12smart_jpg_1174122f

I Promise to Bias My Children with as Many Perspectives as Possible

I come from an extremely traditional South Indian family.  I was tucked into bed with engineering books, Russian engineering books.  I was told that I am going to become an engineer.  But, you know, I wanted to become a cartoonist. 

So in a sense I negotiated with my dad.  I remember he was having his favorite whiskey and I said, “Pop, what’s the purpose of education?”  And he became really emotional and he said, “You know, education was highjacked by the industrial revolution.”  And he gave me a list of six reasons why education is important. 

He said it’s good citizenship.  You have to learn how to learn.  It’s about curiosity.  It’s about working hard.  It’s about discipline.  He made a whole bunch of good reasons, arguments for education.  So I came back to him a couple of months later and I said, “Pop, I’ve agreed with you on everything you’ve said and I am going to do all of this.  Can I quit formal education?  Can I do this by myself?” 

It was a bit of a shock to him but he let me quit school and become a cartoonist.  But one of the agreements was that I’m emotionally and financially independent of my family because that’s a part of the whole education process.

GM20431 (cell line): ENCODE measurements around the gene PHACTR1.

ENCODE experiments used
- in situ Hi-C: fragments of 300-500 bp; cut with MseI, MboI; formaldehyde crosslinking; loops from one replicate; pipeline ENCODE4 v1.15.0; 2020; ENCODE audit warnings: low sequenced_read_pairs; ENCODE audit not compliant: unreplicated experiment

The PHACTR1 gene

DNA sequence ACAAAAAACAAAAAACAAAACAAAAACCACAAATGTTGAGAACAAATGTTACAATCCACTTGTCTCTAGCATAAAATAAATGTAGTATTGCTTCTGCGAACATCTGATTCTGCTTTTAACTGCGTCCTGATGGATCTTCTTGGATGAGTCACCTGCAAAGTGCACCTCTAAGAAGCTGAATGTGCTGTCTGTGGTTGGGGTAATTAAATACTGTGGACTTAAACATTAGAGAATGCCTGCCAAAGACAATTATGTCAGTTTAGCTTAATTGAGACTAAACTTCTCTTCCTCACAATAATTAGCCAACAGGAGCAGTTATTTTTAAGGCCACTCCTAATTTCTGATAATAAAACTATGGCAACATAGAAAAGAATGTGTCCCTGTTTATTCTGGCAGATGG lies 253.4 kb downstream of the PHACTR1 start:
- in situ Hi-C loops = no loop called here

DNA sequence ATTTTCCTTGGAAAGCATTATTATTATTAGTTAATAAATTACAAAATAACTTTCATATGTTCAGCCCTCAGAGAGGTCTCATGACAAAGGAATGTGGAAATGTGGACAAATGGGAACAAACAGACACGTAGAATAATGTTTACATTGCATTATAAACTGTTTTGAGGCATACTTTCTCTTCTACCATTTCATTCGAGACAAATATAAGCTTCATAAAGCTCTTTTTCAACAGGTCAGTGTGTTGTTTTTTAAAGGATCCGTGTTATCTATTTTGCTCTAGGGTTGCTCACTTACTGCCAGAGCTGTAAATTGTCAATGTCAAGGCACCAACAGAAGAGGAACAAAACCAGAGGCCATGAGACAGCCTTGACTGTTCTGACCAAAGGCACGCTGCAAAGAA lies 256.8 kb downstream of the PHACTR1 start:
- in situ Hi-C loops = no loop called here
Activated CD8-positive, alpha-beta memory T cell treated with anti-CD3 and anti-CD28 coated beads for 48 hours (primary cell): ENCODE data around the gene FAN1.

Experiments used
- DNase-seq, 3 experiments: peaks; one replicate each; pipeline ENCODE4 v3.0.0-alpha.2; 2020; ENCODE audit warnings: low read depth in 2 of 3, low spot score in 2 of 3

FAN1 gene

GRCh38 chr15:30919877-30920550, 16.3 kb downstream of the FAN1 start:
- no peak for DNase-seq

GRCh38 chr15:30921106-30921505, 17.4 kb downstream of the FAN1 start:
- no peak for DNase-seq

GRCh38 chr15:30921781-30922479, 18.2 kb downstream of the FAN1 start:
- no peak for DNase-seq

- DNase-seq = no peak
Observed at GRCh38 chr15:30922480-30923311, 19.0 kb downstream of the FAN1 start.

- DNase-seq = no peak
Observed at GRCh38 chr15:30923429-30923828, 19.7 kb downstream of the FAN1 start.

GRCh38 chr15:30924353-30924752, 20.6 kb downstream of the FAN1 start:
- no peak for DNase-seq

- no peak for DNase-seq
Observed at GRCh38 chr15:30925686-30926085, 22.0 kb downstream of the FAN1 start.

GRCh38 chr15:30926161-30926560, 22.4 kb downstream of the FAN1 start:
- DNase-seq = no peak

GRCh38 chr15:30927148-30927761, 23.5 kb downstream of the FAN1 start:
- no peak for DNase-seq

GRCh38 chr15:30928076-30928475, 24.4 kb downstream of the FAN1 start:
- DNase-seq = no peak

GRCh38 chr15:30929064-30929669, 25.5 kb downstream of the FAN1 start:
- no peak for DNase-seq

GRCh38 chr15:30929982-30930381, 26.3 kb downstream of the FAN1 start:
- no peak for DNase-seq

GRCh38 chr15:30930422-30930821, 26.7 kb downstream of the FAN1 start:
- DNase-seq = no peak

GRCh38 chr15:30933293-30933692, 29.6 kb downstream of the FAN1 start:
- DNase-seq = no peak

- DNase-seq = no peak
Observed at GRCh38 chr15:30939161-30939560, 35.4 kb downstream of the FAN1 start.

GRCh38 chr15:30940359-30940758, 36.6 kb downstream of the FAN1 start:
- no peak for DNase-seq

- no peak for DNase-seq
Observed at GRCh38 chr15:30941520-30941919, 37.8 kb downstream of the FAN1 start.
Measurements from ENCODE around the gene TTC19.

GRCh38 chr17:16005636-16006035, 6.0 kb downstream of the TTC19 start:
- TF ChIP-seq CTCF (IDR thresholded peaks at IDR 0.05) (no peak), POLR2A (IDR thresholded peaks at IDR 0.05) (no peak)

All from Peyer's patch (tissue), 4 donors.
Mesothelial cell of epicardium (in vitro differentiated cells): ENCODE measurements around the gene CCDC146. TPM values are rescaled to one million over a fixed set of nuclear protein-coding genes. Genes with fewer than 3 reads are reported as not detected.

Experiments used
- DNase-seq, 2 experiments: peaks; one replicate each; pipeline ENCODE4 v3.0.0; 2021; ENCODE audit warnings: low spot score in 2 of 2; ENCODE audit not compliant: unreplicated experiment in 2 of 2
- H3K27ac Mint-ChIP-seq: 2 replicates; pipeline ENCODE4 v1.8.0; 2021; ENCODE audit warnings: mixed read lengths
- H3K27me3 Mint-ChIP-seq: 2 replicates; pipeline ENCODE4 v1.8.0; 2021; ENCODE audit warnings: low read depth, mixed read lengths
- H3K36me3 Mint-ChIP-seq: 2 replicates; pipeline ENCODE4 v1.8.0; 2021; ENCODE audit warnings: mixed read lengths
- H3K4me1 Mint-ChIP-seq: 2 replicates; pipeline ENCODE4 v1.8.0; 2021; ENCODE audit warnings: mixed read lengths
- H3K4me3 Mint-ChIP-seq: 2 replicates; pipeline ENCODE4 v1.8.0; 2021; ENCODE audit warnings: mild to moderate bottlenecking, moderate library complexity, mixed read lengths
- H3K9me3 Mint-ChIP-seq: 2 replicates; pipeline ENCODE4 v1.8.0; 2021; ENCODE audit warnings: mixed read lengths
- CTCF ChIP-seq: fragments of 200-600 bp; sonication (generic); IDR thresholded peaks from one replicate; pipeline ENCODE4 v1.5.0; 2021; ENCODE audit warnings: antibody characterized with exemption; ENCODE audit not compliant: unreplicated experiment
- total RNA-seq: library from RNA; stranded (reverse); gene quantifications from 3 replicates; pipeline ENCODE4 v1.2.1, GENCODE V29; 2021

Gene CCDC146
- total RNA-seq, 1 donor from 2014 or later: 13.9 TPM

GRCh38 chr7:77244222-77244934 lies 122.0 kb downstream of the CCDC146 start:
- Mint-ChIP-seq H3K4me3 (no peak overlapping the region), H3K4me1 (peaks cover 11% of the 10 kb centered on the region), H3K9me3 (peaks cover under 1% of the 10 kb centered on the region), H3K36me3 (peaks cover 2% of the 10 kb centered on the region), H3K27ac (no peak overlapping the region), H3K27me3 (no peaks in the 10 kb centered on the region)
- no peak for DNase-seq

So I had to go out there into the real world from this little protected bubble and try to find my own voice.  And in doing that I realized that there are different kinds of families.  I hitchhiked.  I backpacked.  I stayed with different kinds of people.  And I learned that moms can have tattoos.  Dads can be moms.  Moms can be dads.  And anything can happen and still you can have a loving family. 

That’s when I decided that when I have children I’m going to promise to bias them with as many perspectives as possible as opposed to just biasing them with my little understanding of the world.  And with this I realized that my art was being a little didactic.  I felt the need to incorporate this sort of learning in my art.  

In Their Own Words is recorded in Big Think's studio.

Image courtesy of Shutterstock

 

comments powered by Disqus
×